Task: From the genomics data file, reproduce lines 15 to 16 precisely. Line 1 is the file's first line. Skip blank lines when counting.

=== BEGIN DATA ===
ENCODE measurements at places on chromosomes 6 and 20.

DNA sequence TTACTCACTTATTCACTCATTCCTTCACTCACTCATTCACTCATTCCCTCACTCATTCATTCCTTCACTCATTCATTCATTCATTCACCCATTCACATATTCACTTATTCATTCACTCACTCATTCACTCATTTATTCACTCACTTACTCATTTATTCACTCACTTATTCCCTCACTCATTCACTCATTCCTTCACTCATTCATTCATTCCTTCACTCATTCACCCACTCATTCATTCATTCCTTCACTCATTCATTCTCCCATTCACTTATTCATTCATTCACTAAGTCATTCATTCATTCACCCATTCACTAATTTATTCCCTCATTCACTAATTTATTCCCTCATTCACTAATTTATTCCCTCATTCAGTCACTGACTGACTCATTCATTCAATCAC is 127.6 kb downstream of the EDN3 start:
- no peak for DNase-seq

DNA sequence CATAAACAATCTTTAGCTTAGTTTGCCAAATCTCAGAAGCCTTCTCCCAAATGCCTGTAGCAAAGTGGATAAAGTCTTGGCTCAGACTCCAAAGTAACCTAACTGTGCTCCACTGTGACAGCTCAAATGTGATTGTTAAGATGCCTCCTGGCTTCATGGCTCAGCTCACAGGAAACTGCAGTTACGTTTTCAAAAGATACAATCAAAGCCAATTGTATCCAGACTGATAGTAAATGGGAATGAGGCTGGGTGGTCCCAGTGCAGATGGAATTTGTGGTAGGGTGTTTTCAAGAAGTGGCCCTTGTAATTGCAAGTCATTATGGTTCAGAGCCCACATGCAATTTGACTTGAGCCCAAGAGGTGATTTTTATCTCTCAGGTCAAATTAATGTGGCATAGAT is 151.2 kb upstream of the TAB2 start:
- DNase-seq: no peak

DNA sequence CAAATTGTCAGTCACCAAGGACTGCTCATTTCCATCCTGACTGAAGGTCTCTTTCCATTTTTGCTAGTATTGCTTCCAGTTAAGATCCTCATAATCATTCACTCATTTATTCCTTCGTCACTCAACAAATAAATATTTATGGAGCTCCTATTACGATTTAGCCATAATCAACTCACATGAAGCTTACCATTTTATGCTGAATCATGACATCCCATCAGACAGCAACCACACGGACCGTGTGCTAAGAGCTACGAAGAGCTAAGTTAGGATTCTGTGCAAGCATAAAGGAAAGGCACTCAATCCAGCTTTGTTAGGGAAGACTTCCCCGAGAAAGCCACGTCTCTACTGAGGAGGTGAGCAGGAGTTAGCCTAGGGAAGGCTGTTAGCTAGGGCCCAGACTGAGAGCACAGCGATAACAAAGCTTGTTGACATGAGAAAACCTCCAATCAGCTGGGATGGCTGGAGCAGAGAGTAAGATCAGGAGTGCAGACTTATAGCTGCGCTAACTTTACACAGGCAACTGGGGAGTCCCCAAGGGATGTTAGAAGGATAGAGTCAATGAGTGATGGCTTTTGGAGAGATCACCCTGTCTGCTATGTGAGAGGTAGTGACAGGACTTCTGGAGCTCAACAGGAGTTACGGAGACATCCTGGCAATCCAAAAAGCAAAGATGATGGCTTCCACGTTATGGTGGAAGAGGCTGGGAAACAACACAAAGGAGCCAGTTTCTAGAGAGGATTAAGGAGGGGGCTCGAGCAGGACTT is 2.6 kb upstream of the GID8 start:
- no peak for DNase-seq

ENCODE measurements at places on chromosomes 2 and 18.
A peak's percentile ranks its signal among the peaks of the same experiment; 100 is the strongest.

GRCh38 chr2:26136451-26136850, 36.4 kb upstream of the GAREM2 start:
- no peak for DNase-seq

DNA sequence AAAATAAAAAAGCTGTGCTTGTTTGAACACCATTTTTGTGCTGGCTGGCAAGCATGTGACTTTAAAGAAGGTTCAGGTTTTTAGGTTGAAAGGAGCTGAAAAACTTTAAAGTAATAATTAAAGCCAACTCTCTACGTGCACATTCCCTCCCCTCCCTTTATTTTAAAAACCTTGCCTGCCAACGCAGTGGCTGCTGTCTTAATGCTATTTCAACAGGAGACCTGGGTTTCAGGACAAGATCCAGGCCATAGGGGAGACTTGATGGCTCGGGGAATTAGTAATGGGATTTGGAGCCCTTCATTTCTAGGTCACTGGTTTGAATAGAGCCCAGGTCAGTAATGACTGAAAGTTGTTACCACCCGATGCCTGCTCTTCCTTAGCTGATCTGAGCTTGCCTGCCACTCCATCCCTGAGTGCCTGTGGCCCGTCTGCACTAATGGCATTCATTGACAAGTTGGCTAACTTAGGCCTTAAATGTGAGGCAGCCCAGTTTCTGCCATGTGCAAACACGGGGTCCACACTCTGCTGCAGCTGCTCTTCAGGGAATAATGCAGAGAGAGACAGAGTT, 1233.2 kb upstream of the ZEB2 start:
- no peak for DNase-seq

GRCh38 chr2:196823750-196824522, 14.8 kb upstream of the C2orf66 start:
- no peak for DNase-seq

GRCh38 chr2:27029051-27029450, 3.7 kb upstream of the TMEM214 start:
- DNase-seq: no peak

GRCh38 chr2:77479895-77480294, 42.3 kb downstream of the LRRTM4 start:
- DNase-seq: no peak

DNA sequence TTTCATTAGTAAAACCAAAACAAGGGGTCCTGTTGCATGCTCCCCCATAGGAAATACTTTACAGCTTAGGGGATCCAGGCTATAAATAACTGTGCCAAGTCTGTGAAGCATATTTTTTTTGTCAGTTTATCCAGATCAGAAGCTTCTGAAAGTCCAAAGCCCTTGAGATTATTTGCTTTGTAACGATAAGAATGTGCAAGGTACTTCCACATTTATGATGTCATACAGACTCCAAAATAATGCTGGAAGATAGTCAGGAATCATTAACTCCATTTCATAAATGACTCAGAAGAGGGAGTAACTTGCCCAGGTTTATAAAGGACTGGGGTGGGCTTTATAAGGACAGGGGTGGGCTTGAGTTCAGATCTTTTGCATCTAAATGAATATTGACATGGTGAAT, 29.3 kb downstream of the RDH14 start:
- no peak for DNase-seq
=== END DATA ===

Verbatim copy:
- no peak for DNase-seq

GRCh38 chr2:27029051-27029450, 3.7 kb upstream of the TMEM214 start: